The self- and family-induced pressure to get into the "right" college is not unlike the pressure many adults feel as they try to balance their economic and social class aspirations with the realities of their incomes. When they sit down to subtract from disposable income what they owe in taxes, the temptation to cheat a little here and there, or a lot, is very powerful.
Attitudes and practices
Bill BrashIer, a journalist, decided to compare high school statistics on cheating to seventh-grade attitudes and practices by interviewing several classes of bright students selected for magnet programs. The seventh graders, especially the boys, were quick to tell him their methods. How they wrote information relevant to tests on shoe soles or wrists. How they covertly used pocket calculators when it was forbidden. How the class brain signaled correct answers to the others. Their methods were more traditional than the technique of some high school boys I read about who wrote crib sheet information on the underside of their baseball cap brims until their high school teacher said all such hats had to be worn backward during exams.
They all cheated, the seventh graders said, on tests, on homework, on reports. One of their teachers laughed off their talk as exaggeration, as a way of being cool. Only a few of them, he insisted, cheated as much as they all claimed. But why did they all claim to cheat?
The simple desire to take the easy road is sometimes advanced as the basic reason that students cheat. My brother says that in almost thirty years of teaching he has never ceased being surprised how many students "just never studied." So there would appear to be a certain portion of the student body disposed from the beginning to take the easy path: book reports off the Internet, for example. A mother writing to an Internet bulletin board provides a perfect example:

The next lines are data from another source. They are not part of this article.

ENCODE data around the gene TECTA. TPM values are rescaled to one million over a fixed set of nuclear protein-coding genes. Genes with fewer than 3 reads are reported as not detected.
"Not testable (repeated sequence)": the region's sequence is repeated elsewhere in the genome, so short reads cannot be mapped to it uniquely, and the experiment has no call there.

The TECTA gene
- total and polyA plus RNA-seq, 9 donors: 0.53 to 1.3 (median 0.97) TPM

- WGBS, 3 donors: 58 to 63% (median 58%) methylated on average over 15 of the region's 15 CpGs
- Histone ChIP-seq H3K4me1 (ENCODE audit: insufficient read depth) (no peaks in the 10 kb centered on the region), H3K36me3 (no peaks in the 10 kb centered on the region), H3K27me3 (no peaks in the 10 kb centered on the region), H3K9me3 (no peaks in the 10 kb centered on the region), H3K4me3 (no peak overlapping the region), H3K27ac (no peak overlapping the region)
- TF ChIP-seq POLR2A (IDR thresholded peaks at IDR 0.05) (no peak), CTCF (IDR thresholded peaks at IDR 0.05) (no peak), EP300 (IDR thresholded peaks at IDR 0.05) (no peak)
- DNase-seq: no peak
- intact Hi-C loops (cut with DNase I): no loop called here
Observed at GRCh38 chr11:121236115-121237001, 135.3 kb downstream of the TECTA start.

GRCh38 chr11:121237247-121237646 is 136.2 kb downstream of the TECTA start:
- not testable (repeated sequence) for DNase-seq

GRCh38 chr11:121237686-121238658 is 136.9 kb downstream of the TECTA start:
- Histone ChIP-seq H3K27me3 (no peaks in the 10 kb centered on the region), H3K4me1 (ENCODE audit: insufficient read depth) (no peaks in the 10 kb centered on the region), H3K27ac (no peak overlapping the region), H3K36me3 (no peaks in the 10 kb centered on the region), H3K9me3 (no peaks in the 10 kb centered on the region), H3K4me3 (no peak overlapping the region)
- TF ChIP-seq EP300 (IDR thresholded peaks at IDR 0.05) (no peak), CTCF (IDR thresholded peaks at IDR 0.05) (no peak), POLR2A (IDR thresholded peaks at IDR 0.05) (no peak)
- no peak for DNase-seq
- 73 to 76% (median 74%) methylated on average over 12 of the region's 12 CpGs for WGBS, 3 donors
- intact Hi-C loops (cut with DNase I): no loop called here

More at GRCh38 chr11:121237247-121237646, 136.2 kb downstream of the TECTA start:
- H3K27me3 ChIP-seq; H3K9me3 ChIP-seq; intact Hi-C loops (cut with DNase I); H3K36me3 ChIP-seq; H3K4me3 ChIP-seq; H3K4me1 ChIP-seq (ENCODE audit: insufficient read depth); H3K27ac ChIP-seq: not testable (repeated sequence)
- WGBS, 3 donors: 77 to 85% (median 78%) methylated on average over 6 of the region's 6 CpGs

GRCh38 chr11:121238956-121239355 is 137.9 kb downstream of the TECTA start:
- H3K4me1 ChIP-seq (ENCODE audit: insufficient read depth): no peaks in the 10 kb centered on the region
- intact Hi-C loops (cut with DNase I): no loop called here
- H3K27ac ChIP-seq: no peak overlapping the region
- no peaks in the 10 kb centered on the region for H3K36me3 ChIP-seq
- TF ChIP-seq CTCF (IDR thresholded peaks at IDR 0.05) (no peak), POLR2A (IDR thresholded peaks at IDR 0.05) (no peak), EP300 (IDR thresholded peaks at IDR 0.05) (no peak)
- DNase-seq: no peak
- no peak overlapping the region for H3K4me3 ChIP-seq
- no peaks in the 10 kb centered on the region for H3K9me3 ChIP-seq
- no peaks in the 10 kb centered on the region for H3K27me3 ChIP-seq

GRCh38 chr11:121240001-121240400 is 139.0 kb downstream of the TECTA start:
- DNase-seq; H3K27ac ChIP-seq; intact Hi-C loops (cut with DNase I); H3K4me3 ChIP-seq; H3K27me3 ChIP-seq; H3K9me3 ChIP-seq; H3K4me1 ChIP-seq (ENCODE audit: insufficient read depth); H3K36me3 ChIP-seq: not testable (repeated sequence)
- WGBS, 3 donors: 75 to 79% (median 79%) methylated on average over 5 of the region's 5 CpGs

My 15-year-old son had an English paper due on Great Expectations. When I didn't see him working on it, I gave him a gentle reminder.
'Don't worry Mom: he told me. 'My paper's going to be great.'
And it was. In fact, it was so great that I became suspicious. I called up the file on our computer and discovered that he had downloaded the paper from the Internet! I was shocked. Even more shocking was my son's attitude when I confronted him with cheating. He didn't see it that way.
'Everyone cheats, Mom,' he said.
Is he right? What can I say to get through to him?
There certainly is a sizable pool of teenagers who resent the cheating going on around them for making it more difficult for them to succeed honestly. But other testimony, including that of my brother Henry, sounds plausible to me. Students, on the whole, are very tolerant of other students' cheating. The statistics, after all, indicate that only somewhere between a fifth and a third have the right to claim that they don't cheat. My guess is that the incentive in the majority of cases is to get a better grade, either to keep from failing or to build a superior academic record to facilitate getting into college; cheating as an easier path than actually doing the work would also be a motive, but one made all the more accessible by the prevalence of cheating for other reasons.
Of those who don't cheat in order to get better grades than they could get on their own, some certainly are collaborating with cheaters by giving them assistance—letting cheaters copy their homework or look at their papers during exams, for example. So they are endorsing cheating and contributing to it, even though they aren't benefiting from it. The mother of an eighth grader found giving answers to others during a test argued that his giving did not constitute cheating; only receiving information was cheating, she said, as she accused the teacher of pursuing a vendetta against her son.
There may be some social benefit for the bright collaborator in a system in which cheating is widespread. For the "brain" to give others the opportunity to copy his work, thus leveling the academic playing field to some extent, would be viewed as a "cool" thing to do in some schools. A bright student who refused to assist other students asking for collaboration in cheating might be ridiculed or excluded from high-status cliques and crowds.
The end does not necessarily justify the means
Resources and references
The following resources provide information on this subject.
The Men They Will Become: The Nature and Nurture of Male Character Perseus Publishing, (2000)